Republicans promise fighters but select men comfortable with deference. Republicans counsel their nominees to be cowards, but then wonder why we get Roberts, Souter and Kennedy on the Court.

    Litmus tests. Litmus tests. Litmus tests. For every nominee to the federal bench. If a candidate does not have a record as being unwaveringly and publicly anti-abortion, for instance, he or she should not even be considered for judicial advancement by Republicans. No exceptions.

    Am I making myself clear?

    • #18
  19. Profile Photo Member

    George Will, Jay Cost, and a few others have also made the argument today that Roberts’ ruling will set a strong precedent for a more limited interpretation of the Commerce Clause.  I would love to buy it.  However, once liberals are a majority of the Court, there is no way they will follow this precedent; they have been ignoring the most important constitutional precedent for over 80 years…the U.S. Constitution.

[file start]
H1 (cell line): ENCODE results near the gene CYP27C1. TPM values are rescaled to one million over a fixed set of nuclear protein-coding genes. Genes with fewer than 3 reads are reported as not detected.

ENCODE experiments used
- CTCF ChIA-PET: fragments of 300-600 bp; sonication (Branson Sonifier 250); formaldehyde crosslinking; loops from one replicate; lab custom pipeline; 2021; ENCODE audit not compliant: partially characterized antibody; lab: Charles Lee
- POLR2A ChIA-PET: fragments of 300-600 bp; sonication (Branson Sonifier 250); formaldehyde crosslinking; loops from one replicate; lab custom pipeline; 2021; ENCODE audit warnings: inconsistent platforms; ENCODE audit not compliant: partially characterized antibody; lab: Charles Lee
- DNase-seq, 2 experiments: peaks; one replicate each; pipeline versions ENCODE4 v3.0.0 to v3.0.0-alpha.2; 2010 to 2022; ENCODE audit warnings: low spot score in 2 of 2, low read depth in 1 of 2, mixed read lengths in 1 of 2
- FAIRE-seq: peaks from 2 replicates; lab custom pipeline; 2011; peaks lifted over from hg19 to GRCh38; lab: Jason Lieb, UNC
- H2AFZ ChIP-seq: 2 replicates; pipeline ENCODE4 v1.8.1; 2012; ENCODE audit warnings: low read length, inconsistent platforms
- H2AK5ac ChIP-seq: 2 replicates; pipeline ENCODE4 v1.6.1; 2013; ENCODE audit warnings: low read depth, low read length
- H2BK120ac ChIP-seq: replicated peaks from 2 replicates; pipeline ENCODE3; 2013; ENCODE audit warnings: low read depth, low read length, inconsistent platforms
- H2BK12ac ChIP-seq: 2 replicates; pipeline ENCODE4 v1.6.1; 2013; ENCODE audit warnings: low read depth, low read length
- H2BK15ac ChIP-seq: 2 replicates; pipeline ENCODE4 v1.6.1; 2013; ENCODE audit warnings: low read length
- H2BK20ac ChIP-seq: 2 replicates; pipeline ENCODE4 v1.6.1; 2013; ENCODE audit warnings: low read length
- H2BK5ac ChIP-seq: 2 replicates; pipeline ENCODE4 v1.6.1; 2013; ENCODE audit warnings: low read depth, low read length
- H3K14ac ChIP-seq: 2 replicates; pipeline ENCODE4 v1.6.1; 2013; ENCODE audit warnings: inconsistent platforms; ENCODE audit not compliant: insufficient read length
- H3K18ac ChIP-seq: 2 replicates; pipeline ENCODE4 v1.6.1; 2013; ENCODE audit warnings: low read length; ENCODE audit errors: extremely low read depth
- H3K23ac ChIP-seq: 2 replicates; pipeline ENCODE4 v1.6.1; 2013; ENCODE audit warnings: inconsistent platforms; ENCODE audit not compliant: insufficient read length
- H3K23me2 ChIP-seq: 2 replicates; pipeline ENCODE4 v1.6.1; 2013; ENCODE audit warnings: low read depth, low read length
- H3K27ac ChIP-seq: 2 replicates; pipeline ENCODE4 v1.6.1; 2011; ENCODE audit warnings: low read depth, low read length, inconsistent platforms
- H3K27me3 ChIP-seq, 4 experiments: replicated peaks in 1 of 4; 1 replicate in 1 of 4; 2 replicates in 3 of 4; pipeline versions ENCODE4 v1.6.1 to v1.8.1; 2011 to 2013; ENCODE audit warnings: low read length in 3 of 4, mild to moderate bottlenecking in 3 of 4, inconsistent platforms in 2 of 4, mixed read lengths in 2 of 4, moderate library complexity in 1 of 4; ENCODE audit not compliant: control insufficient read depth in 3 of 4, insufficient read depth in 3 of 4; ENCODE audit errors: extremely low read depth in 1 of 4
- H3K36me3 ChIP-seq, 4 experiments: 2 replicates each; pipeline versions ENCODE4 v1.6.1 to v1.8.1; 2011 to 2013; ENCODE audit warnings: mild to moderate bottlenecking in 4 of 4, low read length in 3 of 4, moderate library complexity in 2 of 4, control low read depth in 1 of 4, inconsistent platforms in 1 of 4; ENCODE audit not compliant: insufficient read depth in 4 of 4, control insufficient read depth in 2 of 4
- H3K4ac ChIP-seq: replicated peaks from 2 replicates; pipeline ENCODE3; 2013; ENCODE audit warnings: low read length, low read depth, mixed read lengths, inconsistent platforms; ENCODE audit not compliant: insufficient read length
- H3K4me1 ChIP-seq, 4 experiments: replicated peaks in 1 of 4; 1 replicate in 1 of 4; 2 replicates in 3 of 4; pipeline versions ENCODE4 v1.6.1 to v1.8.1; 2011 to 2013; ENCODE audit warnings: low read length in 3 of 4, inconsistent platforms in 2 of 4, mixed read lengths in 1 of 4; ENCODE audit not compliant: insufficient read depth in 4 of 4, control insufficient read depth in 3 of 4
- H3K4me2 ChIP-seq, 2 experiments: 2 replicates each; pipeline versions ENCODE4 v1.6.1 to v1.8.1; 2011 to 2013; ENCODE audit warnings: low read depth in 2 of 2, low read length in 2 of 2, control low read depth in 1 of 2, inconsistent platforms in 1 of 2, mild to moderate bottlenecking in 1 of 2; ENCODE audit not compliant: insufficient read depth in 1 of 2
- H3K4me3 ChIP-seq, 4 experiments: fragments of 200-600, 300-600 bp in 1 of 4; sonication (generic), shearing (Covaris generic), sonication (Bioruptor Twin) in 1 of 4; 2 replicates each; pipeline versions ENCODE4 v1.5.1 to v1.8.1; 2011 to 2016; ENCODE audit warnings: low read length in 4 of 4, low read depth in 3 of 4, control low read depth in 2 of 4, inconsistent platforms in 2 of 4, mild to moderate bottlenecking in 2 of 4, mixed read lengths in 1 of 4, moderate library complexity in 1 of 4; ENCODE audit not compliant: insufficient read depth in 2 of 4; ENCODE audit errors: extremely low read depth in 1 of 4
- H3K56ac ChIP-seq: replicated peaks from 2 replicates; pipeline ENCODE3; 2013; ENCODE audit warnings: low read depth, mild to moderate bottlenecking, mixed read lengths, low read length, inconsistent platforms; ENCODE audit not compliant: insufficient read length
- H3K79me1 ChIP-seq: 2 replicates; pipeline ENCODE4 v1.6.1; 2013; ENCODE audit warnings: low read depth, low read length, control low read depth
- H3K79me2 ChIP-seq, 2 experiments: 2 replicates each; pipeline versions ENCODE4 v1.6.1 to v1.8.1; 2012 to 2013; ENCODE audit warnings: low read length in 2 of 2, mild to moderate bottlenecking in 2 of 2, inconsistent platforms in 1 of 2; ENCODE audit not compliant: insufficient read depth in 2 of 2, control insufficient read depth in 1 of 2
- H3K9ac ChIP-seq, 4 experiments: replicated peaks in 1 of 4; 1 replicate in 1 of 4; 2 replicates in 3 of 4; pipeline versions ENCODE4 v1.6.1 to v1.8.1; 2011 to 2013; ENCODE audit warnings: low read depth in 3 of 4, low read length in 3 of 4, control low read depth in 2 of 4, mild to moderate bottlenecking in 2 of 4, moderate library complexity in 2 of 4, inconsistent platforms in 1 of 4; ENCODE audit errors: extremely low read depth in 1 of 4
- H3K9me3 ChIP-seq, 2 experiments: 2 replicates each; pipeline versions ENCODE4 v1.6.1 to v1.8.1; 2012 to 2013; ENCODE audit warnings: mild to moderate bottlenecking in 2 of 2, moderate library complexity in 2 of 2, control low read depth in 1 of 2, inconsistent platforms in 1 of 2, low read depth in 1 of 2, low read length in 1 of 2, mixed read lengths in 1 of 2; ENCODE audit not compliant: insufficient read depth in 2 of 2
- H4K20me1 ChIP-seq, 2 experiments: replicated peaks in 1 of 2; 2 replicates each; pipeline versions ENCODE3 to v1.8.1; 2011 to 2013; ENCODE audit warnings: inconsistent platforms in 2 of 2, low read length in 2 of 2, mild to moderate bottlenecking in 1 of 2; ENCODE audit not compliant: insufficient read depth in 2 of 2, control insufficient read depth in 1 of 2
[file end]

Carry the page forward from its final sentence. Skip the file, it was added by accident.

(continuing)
After struggling with this decision in my our mind all day, I think Roberts was either too concerned with the reputation of the Court or too clever by half.

    • #19
  20. Profile Photo Member
    Mel Foil: And yet, Obama has to hang this big healthcare tax increase (official now) around his neck. · 10 minutes ago

    Unfortunately, no tax increase will be hung around Obama’s neck this election.  The tax increases in question will not go into effect until well after the presidential votes are tallied.  People don’t vote against tax increase until they actually feel them in their wallets.

    • #20
  21. Profile Photo Member
    John Marzan

    CJ Roberts: Good for Romney, good for the Tea Party, Good for Ricochet. · 10 hours ago